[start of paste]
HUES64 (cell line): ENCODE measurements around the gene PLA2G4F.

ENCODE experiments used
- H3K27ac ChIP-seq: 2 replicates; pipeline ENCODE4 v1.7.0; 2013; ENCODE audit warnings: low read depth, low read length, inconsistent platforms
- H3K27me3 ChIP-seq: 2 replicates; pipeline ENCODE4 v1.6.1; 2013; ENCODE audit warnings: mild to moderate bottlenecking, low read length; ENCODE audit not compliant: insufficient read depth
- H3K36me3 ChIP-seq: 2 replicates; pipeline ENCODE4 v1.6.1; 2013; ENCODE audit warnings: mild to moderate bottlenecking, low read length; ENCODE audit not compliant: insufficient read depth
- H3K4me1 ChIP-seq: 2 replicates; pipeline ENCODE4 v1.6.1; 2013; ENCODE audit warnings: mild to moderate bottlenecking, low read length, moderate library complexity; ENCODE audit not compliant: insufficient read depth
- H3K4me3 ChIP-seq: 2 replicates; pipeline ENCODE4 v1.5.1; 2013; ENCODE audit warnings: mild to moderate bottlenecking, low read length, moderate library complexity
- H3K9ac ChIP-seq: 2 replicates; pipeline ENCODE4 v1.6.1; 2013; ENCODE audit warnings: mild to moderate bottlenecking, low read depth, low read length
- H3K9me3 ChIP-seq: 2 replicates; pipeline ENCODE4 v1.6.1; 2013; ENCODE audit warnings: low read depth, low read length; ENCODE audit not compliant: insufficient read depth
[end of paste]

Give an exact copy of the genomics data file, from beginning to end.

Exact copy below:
HUES64 (cell line): ENCODE measurements around the gene PLA2G4F.

ENCODE experiments used
- H3K27ac ChIP-seq: 2 replicates; pipeline ENCODE4 v1.7.0; 2013; ENCODE audit warnings: low read depth, low read length, inconsistent platforms
- H3K27me3 ChIP-seq: 2 replicates; pipeline ENCODE4 v1.6.1; 2013; ENCODE audit warnings: mild to moderate bottlenecking, low read length; ENCODE audit not compliant: insufficient read depth
- H3K36me3 ChIP-seq: 2 replicates; pipeline ENCODE4 v1.6.1; 2013; ENCODE audit warnings: mild to moderate bottlenecking, low read length; ENCODE audit not compliant: insufficient read depth
- H3K4me1 ChIP-seq: 2 replicates; pipeline ENCODE4 v1.6.1; 2013; ENCODE audit warnings: mild to moderate bottlenecking, low read length, moderate library complexity; ENCODE audit not compliant: insufficient read depth
- H3K4me3 ChIP-seq: 2 replicates; pipeline ENCODE4 v1.5.1; 2013; ENCODE audit warnings: mild to moderate bottlenecking, low read length, moderate library complexity
- H3K9ac ChIP-seq: 2 replicates; pipeline ENCODE4 v1.6.1; 2013; ENCODE audit warnings: mild to moderate bottlenecking, low read depth, low read length
- H3K9me3 ChIP-seq: 2 replicates; pipeline ENCODE4 v1.6.1; 2013; ENCODE audit warnings: low read depth, low read length; ENCODE audit not compliant: insufficient read depth